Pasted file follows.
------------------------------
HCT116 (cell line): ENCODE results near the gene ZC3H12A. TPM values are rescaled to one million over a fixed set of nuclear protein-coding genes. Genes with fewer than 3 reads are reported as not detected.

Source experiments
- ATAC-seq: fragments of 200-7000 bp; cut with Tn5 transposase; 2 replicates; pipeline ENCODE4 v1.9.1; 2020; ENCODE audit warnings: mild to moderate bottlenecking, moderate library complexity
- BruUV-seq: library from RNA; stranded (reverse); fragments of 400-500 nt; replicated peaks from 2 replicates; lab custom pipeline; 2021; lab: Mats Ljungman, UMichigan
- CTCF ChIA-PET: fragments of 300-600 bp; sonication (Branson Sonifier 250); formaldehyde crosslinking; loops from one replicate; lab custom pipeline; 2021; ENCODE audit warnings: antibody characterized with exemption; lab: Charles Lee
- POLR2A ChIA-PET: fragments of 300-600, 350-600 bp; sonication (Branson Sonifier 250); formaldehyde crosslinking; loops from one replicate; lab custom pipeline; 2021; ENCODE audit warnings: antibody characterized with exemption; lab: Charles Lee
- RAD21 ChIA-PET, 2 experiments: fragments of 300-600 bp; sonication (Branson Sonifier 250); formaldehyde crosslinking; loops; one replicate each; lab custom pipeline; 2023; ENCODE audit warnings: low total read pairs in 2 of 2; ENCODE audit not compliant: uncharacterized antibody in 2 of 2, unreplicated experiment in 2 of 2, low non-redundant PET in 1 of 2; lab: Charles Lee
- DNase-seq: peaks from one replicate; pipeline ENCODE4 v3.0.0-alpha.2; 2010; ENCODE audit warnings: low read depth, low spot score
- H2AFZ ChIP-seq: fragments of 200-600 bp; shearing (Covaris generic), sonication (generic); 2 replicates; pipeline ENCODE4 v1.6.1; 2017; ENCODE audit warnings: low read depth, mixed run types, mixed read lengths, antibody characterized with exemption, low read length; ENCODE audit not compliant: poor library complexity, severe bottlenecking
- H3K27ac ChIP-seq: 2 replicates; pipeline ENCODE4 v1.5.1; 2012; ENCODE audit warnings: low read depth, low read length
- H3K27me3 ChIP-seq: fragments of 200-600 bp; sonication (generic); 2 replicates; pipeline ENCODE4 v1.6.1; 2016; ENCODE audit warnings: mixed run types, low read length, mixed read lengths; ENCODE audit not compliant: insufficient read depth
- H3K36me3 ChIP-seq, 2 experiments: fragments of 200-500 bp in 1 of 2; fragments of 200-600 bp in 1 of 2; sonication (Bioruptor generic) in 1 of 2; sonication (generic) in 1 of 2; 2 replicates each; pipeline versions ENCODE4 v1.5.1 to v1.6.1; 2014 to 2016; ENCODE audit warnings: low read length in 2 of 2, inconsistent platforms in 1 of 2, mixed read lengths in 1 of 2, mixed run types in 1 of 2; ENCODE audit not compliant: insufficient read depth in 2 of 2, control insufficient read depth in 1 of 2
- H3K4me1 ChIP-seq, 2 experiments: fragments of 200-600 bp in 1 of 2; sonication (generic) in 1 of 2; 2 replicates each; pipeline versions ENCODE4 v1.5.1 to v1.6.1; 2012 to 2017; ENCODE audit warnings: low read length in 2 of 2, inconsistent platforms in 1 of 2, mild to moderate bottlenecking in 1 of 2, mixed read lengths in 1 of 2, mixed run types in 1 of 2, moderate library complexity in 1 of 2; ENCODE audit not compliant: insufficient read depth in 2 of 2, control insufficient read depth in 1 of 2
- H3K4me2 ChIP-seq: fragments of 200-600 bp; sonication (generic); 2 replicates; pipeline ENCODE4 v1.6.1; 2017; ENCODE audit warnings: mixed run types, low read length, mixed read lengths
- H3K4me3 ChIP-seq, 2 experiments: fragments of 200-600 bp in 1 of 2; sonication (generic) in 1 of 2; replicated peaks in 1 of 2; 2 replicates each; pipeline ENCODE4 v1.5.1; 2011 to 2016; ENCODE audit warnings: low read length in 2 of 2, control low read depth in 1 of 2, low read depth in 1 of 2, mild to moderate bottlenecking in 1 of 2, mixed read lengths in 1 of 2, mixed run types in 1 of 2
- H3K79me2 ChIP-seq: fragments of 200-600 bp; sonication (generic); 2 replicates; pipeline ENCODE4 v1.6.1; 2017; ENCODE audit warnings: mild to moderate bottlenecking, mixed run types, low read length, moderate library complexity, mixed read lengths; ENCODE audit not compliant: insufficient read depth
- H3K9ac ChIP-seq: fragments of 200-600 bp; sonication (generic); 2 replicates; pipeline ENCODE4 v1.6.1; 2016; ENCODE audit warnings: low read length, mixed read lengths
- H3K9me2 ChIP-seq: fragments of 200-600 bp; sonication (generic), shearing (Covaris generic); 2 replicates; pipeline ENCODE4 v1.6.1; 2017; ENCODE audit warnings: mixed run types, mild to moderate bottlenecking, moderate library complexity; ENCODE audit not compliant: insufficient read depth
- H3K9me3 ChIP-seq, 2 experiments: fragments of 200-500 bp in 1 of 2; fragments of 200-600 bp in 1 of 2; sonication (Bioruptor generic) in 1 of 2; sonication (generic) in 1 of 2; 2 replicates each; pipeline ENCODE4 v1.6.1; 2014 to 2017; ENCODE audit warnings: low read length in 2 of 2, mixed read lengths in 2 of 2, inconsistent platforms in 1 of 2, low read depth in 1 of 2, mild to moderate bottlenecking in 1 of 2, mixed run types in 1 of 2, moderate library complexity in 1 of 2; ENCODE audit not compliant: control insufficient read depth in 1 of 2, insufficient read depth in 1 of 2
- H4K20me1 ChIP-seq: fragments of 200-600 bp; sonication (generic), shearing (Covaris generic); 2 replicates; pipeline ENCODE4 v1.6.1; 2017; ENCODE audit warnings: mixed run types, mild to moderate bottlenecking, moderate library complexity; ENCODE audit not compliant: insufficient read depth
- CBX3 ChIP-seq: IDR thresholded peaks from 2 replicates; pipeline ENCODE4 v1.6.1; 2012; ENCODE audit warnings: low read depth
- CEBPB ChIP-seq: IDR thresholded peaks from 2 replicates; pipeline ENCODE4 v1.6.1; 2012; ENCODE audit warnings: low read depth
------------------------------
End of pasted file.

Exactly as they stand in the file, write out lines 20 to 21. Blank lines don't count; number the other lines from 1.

- H4K20me1 ChIP-seq: fragments of 200-600 bp; sonication (generic), shearing (Covaris generic); 2 replicates; pipeline ENCODE4 v1.6.1; 2017; ENCODE audit warnings: mixed run types, mild to moderate bottlenecking, moderate library complexity; ENCODE audit not compliant: insufficient read depth
- CBX3 ChIP-seq: IDR thresholded peaks from 2 replicates; pipeline ENCODE4 v1.6.1; 2012; ENCODE audit warnings: low read depth